The following essay was written awhile ago and sat around waiting to be fixed up. It can be read as a follow up to notes on Lars Lih’s important book, Lenin Rediscovered: What Is To Be Done? in Context. Only recently the essay was finally fixed up enough to post here.
It is important to deal with Lenin’s concept of organization in WITBD. The point is not to elevate WITBD into a set of principles that can be abstractly and universally applied. Like any work, WITBD is a product of history. As Lih noted in the beginning of his book such an approach has been an evident enough problem in the history of “Leninism”. However, despite Lih’s attempt to downplay the importance of WITBD in subsequent bolshevik thinking about organization, Lenin’s work—including WITBD—continues to be a necessary reference point for rethinking the role of revolutionary groups and organizations in our own day. Continue reading What is to be Done? and the Need for Organization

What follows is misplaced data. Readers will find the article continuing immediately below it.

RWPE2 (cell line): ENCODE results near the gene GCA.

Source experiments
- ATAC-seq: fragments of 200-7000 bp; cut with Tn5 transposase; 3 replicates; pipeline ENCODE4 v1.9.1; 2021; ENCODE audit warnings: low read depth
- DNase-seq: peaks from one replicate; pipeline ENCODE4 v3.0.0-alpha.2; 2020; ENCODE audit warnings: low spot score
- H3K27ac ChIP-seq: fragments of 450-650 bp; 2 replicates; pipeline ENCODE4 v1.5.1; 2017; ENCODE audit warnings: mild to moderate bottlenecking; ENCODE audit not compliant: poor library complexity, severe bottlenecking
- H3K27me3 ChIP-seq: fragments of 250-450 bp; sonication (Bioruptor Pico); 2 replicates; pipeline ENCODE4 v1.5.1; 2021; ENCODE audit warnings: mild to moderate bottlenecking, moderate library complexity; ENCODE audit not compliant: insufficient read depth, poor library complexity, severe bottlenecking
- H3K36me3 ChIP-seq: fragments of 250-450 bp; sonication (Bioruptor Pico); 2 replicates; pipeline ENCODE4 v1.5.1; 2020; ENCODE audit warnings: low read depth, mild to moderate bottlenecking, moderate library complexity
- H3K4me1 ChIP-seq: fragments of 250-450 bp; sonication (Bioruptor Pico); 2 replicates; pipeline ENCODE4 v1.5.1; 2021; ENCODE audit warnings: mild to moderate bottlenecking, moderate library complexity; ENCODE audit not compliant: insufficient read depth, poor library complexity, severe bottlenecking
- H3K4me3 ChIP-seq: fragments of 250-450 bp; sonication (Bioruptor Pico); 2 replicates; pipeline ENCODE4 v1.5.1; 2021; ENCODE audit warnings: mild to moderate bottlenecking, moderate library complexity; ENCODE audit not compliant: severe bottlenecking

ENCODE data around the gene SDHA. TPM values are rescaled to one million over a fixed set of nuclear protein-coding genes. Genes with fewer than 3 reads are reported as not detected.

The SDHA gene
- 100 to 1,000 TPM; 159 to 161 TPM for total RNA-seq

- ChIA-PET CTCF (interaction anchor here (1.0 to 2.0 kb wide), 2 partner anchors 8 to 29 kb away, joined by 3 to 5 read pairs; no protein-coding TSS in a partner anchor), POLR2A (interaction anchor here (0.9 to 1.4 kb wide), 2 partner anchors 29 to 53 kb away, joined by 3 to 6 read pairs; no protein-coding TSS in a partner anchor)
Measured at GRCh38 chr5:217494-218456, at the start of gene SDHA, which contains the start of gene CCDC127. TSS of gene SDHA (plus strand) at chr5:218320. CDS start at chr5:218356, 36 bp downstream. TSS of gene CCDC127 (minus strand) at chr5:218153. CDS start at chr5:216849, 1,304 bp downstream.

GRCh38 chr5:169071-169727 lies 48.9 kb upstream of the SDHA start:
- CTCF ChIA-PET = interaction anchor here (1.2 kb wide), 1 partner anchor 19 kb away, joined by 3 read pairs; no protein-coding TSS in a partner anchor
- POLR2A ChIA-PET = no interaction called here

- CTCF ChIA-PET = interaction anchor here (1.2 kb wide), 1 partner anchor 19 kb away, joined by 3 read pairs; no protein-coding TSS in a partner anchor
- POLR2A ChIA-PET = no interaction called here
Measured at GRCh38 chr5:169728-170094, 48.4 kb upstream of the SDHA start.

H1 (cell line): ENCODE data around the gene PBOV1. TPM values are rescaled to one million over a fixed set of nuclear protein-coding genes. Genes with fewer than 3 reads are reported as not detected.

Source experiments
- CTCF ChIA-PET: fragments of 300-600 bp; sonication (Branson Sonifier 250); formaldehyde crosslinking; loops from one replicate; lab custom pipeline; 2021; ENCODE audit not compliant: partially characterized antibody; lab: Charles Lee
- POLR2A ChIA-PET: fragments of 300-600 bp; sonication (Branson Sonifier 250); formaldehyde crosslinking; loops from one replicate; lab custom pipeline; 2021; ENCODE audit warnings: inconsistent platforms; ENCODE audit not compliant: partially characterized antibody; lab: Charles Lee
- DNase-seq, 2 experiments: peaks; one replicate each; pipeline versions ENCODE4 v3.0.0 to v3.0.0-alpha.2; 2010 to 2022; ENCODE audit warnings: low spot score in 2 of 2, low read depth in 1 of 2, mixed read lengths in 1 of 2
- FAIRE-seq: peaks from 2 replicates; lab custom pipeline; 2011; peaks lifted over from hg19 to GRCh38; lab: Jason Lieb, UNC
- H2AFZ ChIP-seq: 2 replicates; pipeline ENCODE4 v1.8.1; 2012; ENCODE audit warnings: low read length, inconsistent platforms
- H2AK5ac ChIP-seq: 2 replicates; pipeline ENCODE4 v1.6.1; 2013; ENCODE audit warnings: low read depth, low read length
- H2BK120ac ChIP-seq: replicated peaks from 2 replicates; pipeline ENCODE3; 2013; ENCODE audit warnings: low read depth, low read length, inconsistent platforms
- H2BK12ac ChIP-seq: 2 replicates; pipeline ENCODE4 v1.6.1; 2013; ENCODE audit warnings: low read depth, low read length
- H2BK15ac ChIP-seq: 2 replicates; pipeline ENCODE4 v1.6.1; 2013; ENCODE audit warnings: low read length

What follows are some notes on Lars Lih, Lenin Rediscovered. An upcoming second post will conclude these notes with some separate conclusions on the continuing relevance of What is to be Done? in regards to thinking about revolutionary organization.
Lenin Without “Leninism”
Lars Lih, Lenin Rediscovered: What is to Be Done? in Context is a major reevaluation of the famous (and infamous) work by Lenin. The status of What is to Be Done? in the history of the revolutionary Left since the Russian Revolution has obscured the actual context and meaning of Lenin’s arguments on organization. While Lenin’s book became one pillar for the “vanguard party-building model”, it also evolved into a kind of shorthand for what was to become known as “Leninism”. Taking apart the myth of What is to Be Done? is the subject of Lih’s book, which consists of an almost 700 page commentary and a new translation. Continue reading Notes on Lars Lih, Lenin Rediscovered